Tunnel vision blocks out the love of family and friends who beg her to stop or at least slow the pace of the race.  There seems to be nothing we can do or say that she can see or hear.

Unlike the Olympic runner's race where the finish line is a laser-measured point of claiming joy-filled victory, the finish for my loved one will be that final unwitnessed and therefore unsaved by Narcan overdose, her murder on a 'date' gone bad, that stray bullet or that severe injury or infection brought on by the hazards of her run.

Unlike the runner's finish line visible at a specific point on the track, my loved one's finish could come at any moment.  She won't know it until she gets there and in reality, not even then for death will have closed her eyes to it before her realization knows it.  She'll cross the line and her sprint to her own casket will be complete.

I'm in the bleachers of her life deeply desiring to cheer her on to a life filled with all of the goodness that I know lays within her.  At one point in her race, before she started the sprint to her finish, she did hear and appreciate my cheers for her.  Her tunnel vision and laser focus on feeding her addiction now block me out regardless of how loud I cheer for her goodness or scream in my fear for her finish.

For as much as I want her to do so, with little belief that she will soon quit her sprint, surrender herself to healing and claim her health-filled victory, I can only hope that she trips in her sprint, lands alive on her face, and needs medical intervention to tend to her minor wounds.  At that moment, I hope and pray that medical professionals who are poised right next to the track upon which she now sprints and who have dedicated their careers to the ideals of Hippocrates will come alongside her, compassionately connect with her, and guide her into the healing that she deserves and deep down inside truly desires.

[1] Men who call her consistently to 'serve' them.


'Dakota' was taken by ambulance to a local hospital.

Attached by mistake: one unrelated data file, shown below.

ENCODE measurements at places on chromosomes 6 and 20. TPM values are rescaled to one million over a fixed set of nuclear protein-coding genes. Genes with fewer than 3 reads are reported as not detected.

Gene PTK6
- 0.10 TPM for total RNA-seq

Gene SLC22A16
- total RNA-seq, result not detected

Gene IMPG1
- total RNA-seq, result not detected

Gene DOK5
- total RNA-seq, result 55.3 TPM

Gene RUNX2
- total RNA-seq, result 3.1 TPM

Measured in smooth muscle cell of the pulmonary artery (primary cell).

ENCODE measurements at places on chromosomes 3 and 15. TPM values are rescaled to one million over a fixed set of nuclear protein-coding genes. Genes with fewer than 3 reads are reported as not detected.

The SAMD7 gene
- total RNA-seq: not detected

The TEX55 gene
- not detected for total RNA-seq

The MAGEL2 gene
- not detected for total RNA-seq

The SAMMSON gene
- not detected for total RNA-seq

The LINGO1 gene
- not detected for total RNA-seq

Monday, January 3, 2022

Just a few hours ago, 'Dakota' was taken by ambulance to a local [1] hospital.  She was bundled in a blanket, lifted to a 'stair chair', and carried to an awaiting ambulance stretcher by an ambulance crew due to weakness brought on by her serious medical condition.

Please understand that 'Dakota' is a treasure to know.  She's devoted to her friends and a stunning, intelligent, and naturally gifted professional counselor even though she does not (yet) carry the scholastic credentials that make her skills official and employable.

Would it not have been better for the healthcare system to provide prompt, dignity, and respect-filled medical care to 'Dakota' when she wanted it months and years ago? 

Why must a patient with Substance Use Disorder who is reliant on Medicaid lay in something resembling their death bed before they start receiving legitimate and meaningful health care?

On Wednesday, May 26, 2021, 'Dakota' helped me finalize the writing of this blog about herself and the situation she was unwittingly in.:

"What keeps you from going to detox?"

Let's expand the definition of 'Harm Reduction' to include and resolve these issues.

[1] Local to the residence of a friend who was doing everything possible to keep her alive….

[2] independent of intellectual understanding by the same patient that this is not good


“We Need Your Bed for ‘Real Patients.’”

January 15, 2022

Was it too much to have the following hope as I wrote (above in this blog) on December 17, 2021?

For as much as I want her to do so, with little belief that she will soon quit her sprint, surrender herself to healing and claim her health-filled victory, I can only hope that she trips in her sprint, lands alive on her face, and needs a brief medical intervention to tend to her minor wounds.